Those whose lives have been trashed by addictions usually find themselves at the bottom of a huge pile of emotional rubble. Out of desperation they are willing to try almost anything that holds the promise of help. They make deals with God, promises to loved ones – if any are still speaking to them – and are even willing to attend a recovery group. I’ve seen many of them come through the doors of our church to attend Celebrate Recovery, a Christian recovery ministry used by congregations around the country. Perhaps for the first time in their lives they profess a need for God and willingly admit that their lives are unmanageable. Over the weeks that follow they remain sober, they engage in heart felt discussions with fellow pilgrims, and a flicker of hope becomes visible in their attitude.

But then they are faced with the demands of the third principle: ‘Consciously choose to commit all my life and will to Christ’s care and control.’ Suddenly they flinch: ‘Can God be trusted to control my life? Why can’t I keep some of it for my direction and allow God to just handle my addiction?’ As I like to say to these queries: ‘Your best thinking got you into the trouble you find yourself in.’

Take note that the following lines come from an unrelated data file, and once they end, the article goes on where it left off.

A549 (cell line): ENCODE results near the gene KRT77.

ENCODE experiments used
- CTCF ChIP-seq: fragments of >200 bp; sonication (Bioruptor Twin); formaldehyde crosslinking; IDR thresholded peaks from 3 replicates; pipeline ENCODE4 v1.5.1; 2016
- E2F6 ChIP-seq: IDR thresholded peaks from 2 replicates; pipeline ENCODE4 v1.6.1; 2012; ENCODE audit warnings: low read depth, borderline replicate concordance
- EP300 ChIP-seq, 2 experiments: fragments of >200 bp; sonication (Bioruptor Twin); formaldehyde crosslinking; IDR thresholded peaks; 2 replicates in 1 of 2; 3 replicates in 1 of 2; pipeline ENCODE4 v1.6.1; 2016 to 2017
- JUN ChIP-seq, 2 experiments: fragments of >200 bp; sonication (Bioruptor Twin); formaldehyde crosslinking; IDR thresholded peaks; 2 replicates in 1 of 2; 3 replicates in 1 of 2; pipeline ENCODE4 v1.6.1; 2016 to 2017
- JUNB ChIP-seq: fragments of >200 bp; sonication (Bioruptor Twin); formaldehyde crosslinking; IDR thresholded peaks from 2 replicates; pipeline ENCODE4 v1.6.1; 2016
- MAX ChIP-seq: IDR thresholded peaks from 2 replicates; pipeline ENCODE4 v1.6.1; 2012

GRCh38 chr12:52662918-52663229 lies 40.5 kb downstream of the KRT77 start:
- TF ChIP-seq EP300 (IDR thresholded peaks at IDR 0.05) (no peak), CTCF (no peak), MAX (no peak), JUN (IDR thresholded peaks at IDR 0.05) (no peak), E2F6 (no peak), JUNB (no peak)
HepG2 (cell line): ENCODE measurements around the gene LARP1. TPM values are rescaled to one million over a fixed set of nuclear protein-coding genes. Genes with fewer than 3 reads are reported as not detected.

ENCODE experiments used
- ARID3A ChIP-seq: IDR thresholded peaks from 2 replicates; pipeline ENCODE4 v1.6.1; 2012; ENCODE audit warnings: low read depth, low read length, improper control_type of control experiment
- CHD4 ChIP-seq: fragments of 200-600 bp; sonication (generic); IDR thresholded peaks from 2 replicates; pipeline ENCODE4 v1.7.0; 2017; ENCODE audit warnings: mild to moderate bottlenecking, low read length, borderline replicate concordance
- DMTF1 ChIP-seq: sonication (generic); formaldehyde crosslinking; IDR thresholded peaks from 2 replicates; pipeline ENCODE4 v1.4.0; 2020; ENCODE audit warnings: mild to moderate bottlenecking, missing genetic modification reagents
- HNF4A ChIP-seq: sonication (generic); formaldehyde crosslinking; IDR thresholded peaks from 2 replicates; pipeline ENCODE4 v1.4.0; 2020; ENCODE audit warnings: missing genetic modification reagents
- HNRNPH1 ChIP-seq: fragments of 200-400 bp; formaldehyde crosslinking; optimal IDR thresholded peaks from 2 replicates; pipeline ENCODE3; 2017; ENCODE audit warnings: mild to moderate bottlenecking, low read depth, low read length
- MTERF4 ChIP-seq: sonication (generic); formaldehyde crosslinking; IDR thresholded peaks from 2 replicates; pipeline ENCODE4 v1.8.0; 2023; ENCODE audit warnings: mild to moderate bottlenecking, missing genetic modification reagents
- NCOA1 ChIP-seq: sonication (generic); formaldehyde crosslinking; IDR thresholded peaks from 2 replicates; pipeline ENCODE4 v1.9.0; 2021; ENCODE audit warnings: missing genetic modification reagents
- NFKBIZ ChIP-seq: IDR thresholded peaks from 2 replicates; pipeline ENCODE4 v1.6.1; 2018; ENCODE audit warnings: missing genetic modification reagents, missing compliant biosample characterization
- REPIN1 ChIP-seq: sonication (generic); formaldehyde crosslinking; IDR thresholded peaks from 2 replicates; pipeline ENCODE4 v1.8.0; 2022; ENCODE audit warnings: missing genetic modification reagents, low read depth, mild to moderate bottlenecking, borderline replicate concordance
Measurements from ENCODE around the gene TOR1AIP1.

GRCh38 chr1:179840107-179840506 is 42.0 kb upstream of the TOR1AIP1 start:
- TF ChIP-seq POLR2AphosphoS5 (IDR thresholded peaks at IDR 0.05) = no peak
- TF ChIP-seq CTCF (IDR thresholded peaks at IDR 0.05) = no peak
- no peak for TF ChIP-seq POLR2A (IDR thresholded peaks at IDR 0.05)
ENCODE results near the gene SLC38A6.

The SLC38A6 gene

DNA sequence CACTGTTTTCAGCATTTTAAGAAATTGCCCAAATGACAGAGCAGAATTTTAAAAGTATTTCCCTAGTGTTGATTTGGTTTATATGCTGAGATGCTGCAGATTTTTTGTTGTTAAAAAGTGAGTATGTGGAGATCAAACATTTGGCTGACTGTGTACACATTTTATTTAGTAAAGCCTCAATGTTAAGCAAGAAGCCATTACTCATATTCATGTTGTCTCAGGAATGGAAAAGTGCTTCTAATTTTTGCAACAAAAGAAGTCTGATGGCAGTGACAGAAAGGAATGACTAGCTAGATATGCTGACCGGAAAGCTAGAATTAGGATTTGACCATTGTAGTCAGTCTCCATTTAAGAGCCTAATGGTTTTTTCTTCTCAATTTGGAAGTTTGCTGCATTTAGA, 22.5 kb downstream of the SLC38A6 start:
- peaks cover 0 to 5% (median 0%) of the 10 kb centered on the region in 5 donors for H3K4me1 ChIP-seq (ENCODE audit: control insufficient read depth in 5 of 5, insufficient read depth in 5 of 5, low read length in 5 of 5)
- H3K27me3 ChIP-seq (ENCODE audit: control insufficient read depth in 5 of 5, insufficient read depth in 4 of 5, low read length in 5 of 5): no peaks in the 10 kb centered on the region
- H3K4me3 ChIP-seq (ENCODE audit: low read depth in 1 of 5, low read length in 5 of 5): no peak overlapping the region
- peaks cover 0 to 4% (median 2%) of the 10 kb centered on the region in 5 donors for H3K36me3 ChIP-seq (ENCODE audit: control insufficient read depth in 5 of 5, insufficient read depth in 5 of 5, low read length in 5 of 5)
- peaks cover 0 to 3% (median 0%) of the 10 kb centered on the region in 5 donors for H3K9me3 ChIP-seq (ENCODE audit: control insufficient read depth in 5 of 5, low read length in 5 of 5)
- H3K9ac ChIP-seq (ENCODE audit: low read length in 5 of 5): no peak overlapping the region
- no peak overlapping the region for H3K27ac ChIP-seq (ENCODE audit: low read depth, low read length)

Perhaps they get beyond the third principle but get hung up by the fourth : ‘Openly examine and confess my faults to God, to myself, and to someone I trust.’ The thought of telling your faults to another person can be terrifying! Why not simply let it remain between you and God?

Remember – God’s healing will always take us out of our comfort zones, forcing us into the realm of faith and obedience. It is there that we meet God and experience His healing on various levels, many of which we weren’t aware we needed!